CONTINUING to freeze council tax could force Worthing Borough Council to find savings of more than £6million in five years’ time, a report has revealed.
Reducing support from central government will make it increasingly difficult for the authority to resist upping the tax, as it has for an historic five years.
Council officers estimate extending the policy could lead to a shortfall of £6.3million in 2020/21 – £839,000 more than if residents faced two per cent yearly increases.
Worthing Liberal Democrat leader Keith Sunderland believes it may be time to consider raising council tax.
He said: “If central government is determined to reduce funding, then we have to make some decisions locally about the sort of society we want.
“Penalising the low pay and disabled is simply wrong. We all need to contribute to the society according to how much we can afford. Raising council tax might be a solution.”
The council has managed to absorb the costs of freezing council tax over the past five years, with the government partially compensating councils for doing so.
But the level of support has reduced and is expected to further decrease.
A rise of more than two per cent would currently trigger the need for the council to hold a referendum.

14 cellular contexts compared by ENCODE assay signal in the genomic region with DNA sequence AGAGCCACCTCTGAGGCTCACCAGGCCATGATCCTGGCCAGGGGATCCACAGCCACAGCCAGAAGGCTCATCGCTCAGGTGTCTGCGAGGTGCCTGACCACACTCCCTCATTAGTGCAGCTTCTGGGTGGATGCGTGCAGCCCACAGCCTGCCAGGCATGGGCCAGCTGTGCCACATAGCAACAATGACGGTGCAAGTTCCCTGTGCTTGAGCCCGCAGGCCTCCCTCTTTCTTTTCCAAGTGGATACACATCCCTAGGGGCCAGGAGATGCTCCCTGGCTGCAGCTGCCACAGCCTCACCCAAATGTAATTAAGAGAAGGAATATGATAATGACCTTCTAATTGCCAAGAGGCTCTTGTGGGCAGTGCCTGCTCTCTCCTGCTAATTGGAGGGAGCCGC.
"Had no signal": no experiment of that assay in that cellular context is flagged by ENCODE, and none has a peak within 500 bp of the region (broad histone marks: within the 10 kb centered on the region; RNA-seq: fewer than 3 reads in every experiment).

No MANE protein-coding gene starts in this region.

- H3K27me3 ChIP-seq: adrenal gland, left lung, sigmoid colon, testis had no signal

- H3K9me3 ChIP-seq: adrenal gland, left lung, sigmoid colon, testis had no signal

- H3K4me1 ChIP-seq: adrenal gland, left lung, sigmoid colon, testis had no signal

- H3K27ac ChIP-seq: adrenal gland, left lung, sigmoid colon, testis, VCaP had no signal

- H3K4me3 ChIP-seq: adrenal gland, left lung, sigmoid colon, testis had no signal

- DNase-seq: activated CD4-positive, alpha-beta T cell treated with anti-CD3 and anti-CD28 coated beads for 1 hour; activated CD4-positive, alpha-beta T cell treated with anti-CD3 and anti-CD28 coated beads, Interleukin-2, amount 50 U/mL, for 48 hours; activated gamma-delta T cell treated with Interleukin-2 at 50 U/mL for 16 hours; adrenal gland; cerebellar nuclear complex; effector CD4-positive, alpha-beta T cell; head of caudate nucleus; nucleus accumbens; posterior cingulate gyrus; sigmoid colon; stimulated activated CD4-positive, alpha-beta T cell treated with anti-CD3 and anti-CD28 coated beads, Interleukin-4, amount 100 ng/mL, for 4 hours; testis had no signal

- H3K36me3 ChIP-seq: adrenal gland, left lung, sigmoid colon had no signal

A council spokesman said it was committed to keeping council tax low and had found various savings to compensate.
He said: “The councils have worked hard to find savings over the past five years by sharing services, reviewing senior management costs and ensuring that services are being delivered as efficiently as possible.
“We will continue to seek further efficiency savings but inflationary pressures are such that we cannot commit to freezing council tax forever.”
A two per cent increase, as budgeted for in a report to the Joint Strategic Committee last week, would equate to an extra 21p per week for a Band D property.
Any increase would require approval from cabinet members.
In recognition of the expected financial pressures, the council is working to become ‘master of its own destiny’, moving to a position where the reliance on council tax and grants from the Government is significantly reduced by the end of the decade.
As part of this approach, the council hopes to improve its approach to bidding for grants from national and international funds.
Improving online services and making them more efficient is another aim.
The spokesman said: “(We are aiming for) a far more strategic approach to identifying - and winning - development growth grant bids from national and international funds, allowing the councils to achieve more for the benefit of their communities without using core funds from council tax.
“An example here would be the monies secured for the Adur Tidal Walls project and sustainable transport improvement package for Worthing through the Regional Growth Fund.”